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Originally Posted by Bonedoc View Post
I read the article wherein the author keeps referring to yacht ď auxiliaryĒ motors. My sense was that he was perhaps discussing smaller sailboat motors that may not be germane to this discussion? See what you think.
In the UK, and Australia, yacht = sailboat, as it is used in USA. So yes.
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Old 08-06-2022, 09:36 PM   #35
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Well, I use Royal Purple duralec 15w-40 in my Cummins 6BTa engines, and my generator.

Will it help anything??? I have no clue but I feel better about it.
The Royal Purple product should be equivalent to the main line oils like Delo 400 or Rotella T. Royal Purple is a smaller marketer so I don't know exactly who is providing their technology, most likely Lubrizol or maybe Infineum. The lubricant additive suppliers develop and qualify almost all the oils. The companies who actually develop and qualify the additive technology are Lubrizol, Chevron-Oronite, Infineum, and Afton. But in any case it is certain Royal Purple purchases an additive package qualified for use in the base oil(s) that they purchase. In other words I wouldn't worry about using it.
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Old Yesterday, 02:38 AM   #36
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You can use synthetic but itís a waste of money. Synthetic is just standard oil that as been further refined. Itís purpose is to not break down when used in tight clearance applications like modern high performance engines. 3208ís like heavy duty motor oil. Shell T4 or Delco 400. You can use T5 or T6 but you wonít gain anything.
Synthetic oil is not further refined standard oil. Feedstock oil is distilled into all its component parts and then recombined in the exact ratios required for best performance and longevity. The impurities in standard oil arenít present in synthetic because itís not there to begin with. And the component parts are in the exact proportions needed. Standard oil is feedstock oil refined to the desired viscosity, as many impurities as possible are filtered out, and each brand adds their own proprietary additives. Thereís really no comparison when it comes to an engineered oil solution.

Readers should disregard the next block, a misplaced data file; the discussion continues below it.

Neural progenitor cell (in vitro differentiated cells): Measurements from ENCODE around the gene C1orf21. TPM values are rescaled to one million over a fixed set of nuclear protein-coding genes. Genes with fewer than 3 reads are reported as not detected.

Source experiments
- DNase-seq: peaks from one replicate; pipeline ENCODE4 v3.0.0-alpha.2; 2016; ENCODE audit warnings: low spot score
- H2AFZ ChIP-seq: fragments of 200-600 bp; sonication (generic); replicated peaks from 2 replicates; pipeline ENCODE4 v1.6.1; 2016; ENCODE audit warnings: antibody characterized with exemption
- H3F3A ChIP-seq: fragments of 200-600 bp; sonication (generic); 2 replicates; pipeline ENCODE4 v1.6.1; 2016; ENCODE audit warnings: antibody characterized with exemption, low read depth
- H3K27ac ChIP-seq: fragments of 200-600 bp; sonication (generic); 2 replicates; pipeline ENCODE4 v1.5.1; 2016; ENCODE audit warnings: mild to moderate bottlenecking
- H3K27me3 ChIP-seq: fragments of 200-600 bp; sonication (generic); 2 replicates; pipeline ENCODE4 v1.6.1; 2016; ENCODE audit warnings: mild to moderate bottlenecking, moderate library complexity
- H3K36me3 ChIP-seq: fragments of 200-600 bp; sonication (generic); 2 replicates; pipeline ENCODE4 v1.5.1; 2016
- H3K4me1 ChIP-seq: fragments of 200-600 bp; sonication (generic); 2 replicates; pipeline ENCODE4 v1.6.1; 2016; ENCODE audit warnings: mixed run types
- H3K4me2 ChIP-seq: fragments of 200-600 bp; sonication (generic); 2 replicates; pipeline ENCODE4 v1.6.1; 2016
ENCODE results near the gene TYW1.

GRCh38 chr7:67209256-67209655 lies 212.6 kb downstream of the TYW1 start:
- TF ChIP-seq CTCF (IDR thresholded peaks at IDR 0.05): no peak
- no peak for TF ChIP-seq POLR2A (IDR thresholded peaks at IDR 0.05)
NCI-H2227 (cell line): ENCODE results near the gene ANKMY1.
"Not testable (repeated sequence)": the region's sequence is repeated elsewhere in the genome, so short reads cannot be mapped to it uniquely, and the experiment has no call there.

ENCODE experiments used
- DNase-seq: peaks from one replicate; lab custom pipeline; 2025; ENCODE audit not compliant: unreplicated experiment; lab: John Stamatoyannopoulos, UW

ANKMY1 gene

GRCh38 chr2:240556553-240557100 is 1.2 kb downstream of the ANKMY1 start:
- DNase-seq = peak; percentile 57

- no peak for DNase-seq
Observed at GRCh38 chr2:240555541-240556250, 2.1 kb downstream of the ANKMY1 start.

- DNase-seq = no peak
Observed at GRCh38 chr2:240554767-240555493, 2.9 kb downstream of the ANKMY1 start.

I recently converted my twin 454 gassers to full synthetic with no seal leakage at all and my expectation is that the oil will be viable for much longer with less impurity driven degradation.

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Old Yesterday, 10:49 AM   #37
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Synthetic oil is not further refined standard oil. Feedstock oil is distilled into all its component parts and then recombined in the exact ratios required for best performance and longevity. The impurities in standard oil arenít present in synthetic because itís not there to begin with. And the component parts are in the exact proportions needed. Standard oil is feedstock oil refined to the desired viscosity, as many impurities as possible are filtered out, and each brand adds their own proprietary additives. Thereís really no comparison when it comes to an engineered oil solution.

I recently converted my twin 454 gassers to full synthetic with no seal leakage at all and my expectation is that the oil will be viable for much longer with less impurity driven degradation.

Tak
Your 454ís will last just as long on standard oil as they will with synthetic oil. While I might not be technically correct in my statement neither is the name synthetic.
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Old Yesterday, 11:37 AM   #38
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Is anyone aware of any marine engine failures due to lube oil that was changed on schedule?
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Old Yesterday, 11:55 AM   #39
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So besides anecdotal feel good stories and perhaps a few special situations my older mechanical Yanmar 6-LPA (400 hr) will do fine with Shell Rotella T1 dino with annual changes including filter… and I’ll concern myself with other issues.